2 to prostamides, ethanolamide derivatives of prostaglandins [40],
and by the cytochrome P450 isozyme CYP2D6 to several epoxide
metabolites [41], which are thought to have their own physiological
actions. Endocannabinoid degradation requires transport of the
endocannabinoids into cells and how these cross the plasma
membrane is still open to debate [42,43]. Current theories include
carrier protein-mediated transport [44], diffusion driven by metab-
olism by FAAH [45], diffusion driven by compartmentalization of
intracellular AEA [46] and endocytosis [47].
Endocannabinoids predominantly exert their effects through bind-
ing to the cannabinoid receptors (CB
and GPR55). These seven-
transmembrane G-protein coupled receptors differ signicantly in their
distributions. Although CB
was initially localized in the nervous system
and CB
in the spleen,these receptors are now knownto be more widely
distributed throughoutthe body [4858]. These receptors seem to signal
ligand occupancy by coupling inhibitory Gα
proteins which inhibit
adenylate cyclase activity, thus reducing intracellular cAMP concentra-
tions [59]. In addition, agonist binding to CB receptors also leads to
activation of MAP kinases, which may partly explain the extensive
pathophysiological roles ascribed to endocannabinoids such as cell cycle
progression, apoptosis, cell differentiation and oncogenesis [60,61].
Stimulation of CB receptors can also cause rapid, transient elevation of
intracellular Ca
concentrations via phospholipase C, the inhibition of
voltage-gated Ca
channelsand activation of K
may not be the only effects endocannabinoids exert, as they bind to and
activate other types of receptors. For example, the transient receptor
potential vanilloid type 1 (TRPV1), a ligand-gated non-selective cation
channel that can be activated by a number of stimuli including heat and
pH and is involved in the transmission and modulation of pain, also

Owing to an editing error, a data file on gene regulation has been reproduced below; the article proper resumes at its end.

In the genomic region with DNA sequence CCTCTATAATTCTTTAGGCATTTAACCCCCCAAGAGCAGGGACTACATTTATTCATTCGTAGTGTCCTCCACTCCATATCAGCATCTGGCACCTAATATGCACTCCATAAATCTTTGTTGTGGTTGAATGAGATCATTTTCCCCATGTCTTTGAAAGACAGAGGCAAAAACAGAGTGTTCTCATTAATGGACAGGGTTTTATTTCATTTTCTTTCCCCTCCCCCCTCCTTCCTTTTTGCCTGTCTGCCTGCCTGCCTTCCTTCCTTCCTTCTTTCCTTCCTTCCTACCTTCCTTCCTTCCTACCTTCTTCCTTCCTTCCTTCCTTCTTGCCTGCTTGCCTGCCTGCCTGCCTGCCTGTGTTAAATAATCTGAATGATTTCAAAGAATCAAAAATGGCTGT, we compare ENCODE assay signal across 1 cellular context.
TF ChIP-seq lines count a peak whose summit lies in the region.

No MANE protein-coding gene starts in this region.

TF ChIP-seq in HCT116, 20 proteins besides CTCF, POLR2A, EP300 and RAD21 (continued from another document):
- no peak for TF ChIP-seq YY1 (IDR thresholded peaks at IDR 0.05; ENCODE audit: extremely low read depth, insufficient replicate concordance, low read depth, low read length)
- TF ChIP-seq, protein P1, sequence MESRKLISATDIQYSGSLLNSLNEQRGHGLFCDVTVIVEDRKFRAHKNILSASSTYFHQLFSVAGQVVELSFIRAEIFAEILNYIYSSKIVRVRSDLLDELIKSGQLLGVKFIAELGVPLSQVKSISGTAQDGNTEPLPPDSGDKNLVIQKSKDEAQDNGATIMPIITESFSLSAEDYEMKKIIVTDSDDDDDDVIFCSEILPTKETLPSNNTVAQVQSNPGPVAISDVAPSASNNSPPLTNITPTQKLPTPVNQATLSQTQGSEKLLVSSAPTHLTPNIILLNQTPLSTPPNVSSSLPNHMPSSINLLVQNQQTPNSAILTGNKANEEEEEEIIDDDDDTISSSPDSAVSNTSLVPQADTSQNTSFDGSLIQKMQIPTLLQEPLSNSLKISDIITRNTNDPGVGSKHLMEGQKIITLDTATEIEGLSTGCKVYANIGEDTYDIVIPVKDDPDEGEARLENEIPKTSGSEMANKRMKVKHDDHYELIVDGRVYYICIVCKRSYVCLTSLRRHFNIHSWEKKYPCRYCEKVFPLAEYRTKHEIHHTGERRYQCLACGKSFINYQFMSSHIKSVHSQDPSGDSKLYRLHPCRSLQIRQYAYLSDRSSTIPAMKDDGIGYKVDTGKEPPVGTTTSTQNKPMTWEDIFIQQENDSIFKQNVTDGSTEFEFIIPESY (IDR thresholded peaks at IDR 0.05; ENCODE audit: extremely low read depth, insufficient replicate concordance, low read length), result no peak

binds endocannabinoids, especially AEA and N-arachidonoyl dopamine
[62]. Similarly, both endocannabinoids and entourage compounds bind
to and activate the G-protein coupled receptor GPR55, which is
considered a putative cannabinoid receptor [63] because compounds
Fig. 1. Chemical structures of the most psychoactive component of marijuana (Δ
tetrahydrocannabinol, the major endocannabinoids, and the entourage compounds.
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other than endocannabinoids also bind to this receptor. The so-called,
entourage endocannabinoids,OEA and PEA, also bind to peroxisome
proliferator-activated receptors (PPAR). In particular, they activate the
PPARαisoform to modulate cell differentiation, lipid metabolism and
regulate food intake [64].
3. Endocannabinoids and gametogenesis
3.1. Oogenesis
The recent demonstration of the endocannabinoid system in the
human ovary has attracted a growing interest into the exact role of the
endocannabinoids in mammalian folliculogenesis [65].CB
and CB
receptors have been localized in oocytes at all stages of maturation
and the AEA synthetic enzyme NAPE-PLD and the hydrolytic enzyme
FAAH have also been localized in the growing secondary and tertiary
follicles and corpora lutea and albicantes [65]. In addition, AEA has